8. Segment (Derivative, Excess Financial Asset or Current Operation)
9. Element, sub-element or external factor
10. Predictive Model Type

After predictive model bots are initialized, the bots activate in accordance with the frequency specified by the user (20) in the system settings table (140). Once activated, the bots retrieve the required data from the appropriate table in the value and risk system database (44) and randomly partition the element or factor variables into a training set and a test set. The software in block 349 uses “bootstrapping” where the different training data sets are created by re-sampling with replacement from the original training set so data records may occur more than once. After the predictive model bots complete their training and testing, processing advances to a block 350.

The software in block 350 determines if clustering improved the accuracy of the predictive models generated by the bots in software block 349 by enterprise. The software in block 350 uses a variable selection algorithm such as stepwise regression (other types of variable selection algorithms can be used) to combine the results from the predictive model bot analyses for each type of analysis—with and without clustering—to determine the best set of variables for each type of analysis. The type of analysis having the smallest amount of error as measured by applying the mean squared error algorithm to the test data is given preference in determining the best set of variables for use in later analysis. There are four possible outcomes from this analysis as shown in Table 20.

TABLE 20
1. Best model has no clustering
2. Best model has temporal clustering, no variable clustering
3. Best model has variable clustering, no temporal clustering
4. Best model has temporal clustering and variable clustering

If the software in block 350 determines that clustering improves the accuracy of the predictive models for an enterprise, then processing advances to a software block 353. Alternatively, if clustering does not improve the overall accuracy of the predictive models for an enterprise, then processing advances to a software block 351.

The software in block 351 uses a variable selection algorithm such as stepwise regression (other types of variable selection algorithms can be used) to combine the results from the predictive model bot analyses for each model to determine the best set of variables for each model. The models having the smallest amount of error as measured by applying the mean squared error algorithm to the test data is given preference in determining the best set of variables. As a result of this processing, the best set of variables contain: the item variables, factor variables, item performance indicators, factor performance indications, composite variables and composite factors that correlate most strongly with changes in the three segments being analyzed and the three components of value. The best set of variables will hereinafter be referred to as the “value drivers”. Eliminating low correlation factors from the initial configuration of the vector creation algorithms increases the efficiency of the next stage of system processing. Other error algorithms alone or in combination may be substituted for the mean squared error algorithm. After the best set of variables have been selected and stored in the element variables table (163) or factor variables table (167) for all models at all levels for each enterprise in the organization, the software in block 351 tests the independence of the value drivers at the enterprise, external factor, element and sub-element level before processing advances to a block 352.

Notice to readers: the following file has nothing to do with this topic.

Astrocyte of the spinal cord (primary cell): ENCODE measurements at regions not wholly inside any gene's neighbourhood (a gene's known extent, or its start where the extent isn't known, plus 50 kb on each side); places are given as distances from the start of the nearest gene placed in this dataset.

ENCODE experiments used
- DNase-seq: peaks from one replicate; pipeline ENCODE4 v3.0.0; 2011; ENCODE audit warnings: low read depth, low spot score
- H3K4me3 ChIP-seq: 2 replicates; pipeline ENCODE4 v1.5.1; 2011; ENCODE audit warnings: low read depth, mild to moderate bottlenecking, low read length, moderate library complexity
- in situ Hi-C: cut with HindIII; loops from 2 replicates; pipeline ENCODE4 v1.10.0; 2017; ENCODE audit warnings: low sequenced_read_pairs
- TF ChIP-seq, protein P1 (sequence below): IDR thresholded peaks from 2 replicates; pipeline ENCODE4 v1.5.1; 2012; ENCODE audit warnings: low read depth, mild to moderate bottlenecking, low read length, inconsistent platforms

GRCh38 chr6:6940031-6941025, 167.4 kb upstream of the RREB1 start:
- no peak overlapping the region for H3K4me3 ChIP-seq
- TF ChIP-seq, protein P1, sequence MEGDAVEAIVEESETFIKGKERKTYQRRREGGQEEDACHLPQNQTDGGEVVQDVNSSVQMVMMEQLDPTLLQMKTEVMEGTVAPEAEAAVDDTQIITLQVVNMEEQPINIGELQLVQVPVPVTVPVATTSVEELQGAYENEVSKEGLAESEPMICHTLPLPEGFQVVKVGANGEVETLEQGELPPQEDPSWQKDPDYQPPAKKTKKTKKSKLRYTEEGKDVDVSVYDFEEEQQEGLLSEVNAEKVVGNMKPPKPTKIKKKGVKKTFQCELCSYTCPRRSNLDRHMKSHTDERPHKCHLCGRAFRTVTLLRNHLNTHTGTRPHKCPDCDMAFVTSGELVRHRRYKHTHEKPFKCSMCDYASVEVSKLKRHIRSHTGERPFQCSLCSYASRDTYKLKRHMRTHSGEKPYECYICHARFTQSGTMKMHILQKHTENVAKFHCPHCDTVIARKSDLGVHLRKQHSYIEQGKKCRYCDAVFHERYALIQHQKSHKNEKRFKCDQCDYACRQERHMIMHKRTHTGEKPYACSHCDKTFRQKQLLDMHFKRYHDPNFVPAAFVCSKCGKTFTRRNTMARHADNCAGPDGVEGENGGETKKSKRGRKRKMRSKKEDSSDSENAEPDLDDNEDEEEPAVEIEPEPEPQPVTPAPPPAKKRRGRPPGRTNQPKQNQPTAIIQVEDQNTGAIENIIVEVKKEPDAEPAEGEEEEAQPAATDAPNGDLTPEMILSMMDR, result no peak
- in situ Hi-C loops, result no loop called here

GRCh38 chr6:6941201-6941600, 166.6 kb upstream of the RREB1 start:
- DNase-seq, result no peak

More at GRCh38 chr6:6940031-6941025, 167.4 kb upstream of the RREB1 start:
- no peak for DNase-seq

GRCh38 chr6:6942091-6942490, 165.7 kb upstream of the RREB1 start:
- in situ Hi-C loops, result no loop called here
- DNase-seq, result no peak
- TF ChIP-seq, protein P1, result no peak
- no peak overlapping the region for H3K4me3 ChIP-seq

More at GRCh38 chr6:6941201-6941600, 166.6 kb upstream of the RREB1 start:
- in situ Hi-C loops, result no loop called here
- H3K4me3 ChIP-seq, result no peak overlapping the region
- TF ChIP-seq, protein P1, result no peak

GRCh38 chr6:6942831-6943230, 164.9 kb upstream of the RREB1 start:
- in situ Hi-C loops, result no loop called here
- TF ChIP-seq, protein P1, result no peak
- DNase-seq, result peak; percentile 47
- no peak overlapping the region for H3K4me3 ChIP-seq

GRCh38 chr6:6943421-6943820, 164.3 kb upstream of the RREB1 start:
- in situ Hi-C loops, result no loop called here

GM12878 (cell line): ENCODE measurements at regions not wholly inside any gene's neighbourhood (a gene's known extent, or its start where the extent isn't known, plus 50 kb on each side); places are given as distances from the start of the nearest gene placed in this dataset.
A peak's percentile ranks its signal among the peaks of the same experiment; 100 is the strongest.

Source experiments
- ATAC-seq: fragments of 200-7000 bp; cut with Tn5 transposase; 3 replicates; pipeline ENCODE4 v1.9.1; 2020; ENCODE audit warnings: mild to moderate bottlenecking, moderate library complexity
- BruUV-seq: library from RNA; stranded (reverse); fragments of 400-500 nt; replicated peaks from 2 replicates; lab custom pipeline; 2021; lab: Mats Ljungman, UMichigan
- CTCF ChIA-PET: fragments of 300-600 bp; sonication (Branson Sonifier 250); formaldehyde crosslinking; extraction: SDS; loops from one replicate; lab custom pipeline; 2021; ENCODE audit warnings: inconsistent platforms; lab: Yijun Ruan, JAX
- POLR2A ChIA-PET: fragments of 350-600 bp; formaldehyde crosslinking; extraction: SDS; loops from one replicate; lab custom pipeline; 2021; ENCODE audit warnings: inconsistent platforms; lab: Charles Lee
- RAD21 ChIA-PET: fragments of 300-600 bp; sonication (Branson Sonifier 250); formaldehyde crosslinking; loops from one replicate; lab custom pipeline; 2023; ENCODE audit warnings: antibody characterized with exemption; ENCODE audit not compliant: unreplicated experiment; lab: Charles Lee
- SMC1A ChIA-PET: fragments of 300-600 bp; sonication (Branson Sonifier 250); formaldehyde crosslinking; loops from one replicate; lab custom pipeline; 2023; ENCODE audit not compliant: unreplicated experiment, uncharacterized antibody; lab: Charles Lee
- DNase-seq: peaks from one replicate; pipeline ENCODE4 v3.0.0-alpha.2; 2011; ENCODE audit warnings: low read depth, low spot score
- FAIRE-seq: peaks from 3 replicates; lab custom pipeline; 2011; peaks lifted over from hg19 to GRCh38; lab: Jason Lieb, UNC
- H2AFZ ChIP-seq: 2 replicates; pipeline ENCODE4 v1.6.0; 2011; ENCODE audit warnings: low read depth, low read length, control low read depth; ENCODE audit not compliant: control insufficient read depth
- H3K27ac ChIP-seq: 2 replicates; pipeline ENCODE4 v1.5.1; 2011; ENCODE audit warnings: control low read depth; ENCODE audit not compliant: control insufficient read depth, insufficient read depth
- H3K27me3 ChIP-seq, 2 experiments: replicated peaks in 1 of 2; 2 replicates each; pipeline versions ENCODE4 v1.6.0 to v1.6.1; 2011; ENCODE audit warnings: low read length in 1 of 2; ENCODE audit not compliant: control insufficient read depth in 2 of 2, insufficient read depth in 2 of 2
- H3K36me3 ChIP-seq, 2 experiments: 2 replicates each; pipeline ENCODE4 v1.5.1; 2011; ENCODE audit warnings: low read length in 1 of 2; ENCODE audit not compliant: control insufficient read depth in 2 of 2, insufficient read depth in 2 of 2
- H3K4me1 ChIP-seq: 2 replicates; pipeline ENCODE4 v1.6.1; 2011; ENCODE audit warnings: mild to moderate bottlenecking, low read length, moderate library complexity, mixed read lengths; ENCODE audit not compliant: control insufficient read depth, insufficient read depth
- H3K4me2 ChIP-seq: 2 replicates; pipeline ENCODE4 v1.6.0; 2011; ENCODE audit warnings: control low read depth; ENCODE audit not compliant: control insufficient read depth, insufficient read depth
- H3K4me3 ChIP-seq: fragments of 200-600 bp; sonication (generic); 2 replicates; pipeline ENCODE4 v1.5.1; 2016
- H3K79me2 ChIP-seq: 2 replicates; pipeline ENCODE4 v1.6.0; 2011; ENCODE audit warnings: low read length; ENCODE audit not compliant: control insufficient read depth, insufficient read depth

The software in block 352 checks the bot date table (149) and deactivates any causal predictive model bots with creation dates before the current system date. The software in block 352 then retrieves the information from the system settings table (140), the metadata mapping table (141), the segment definition table (176), the element variables table (163) and the factor variables table (167) as required to initialize causal predictive model bots for each element of value, sub-element of value and external factor in accordance with the frequency specified by the user (20) in the system settings table (140).

Bots are independent components of the application that have specific tasks to perform. In the case of causal predictive model bots, their primary task is to refine the element and factor variable selection to reflect only causal variables. (Note: these variables are summed together to value an element when they are interdependent). A series of causal predictive model bots are initialized at this stage because it is impossible to know in advance which causal predictive model will produce the “best” vector for the best fit variables from each model. The series for each model includes five causal predictive model bot types: Tetrad, MML, LaGrange, Bayesian and path analysis. The software in block 352 generates this series of causal predictive model bots for each set of variables stored in the element variables table (163) and factor variables table (167) in the previous stage in processing. Every causal predictive model bot activated in this block contains the information shown in Table 21.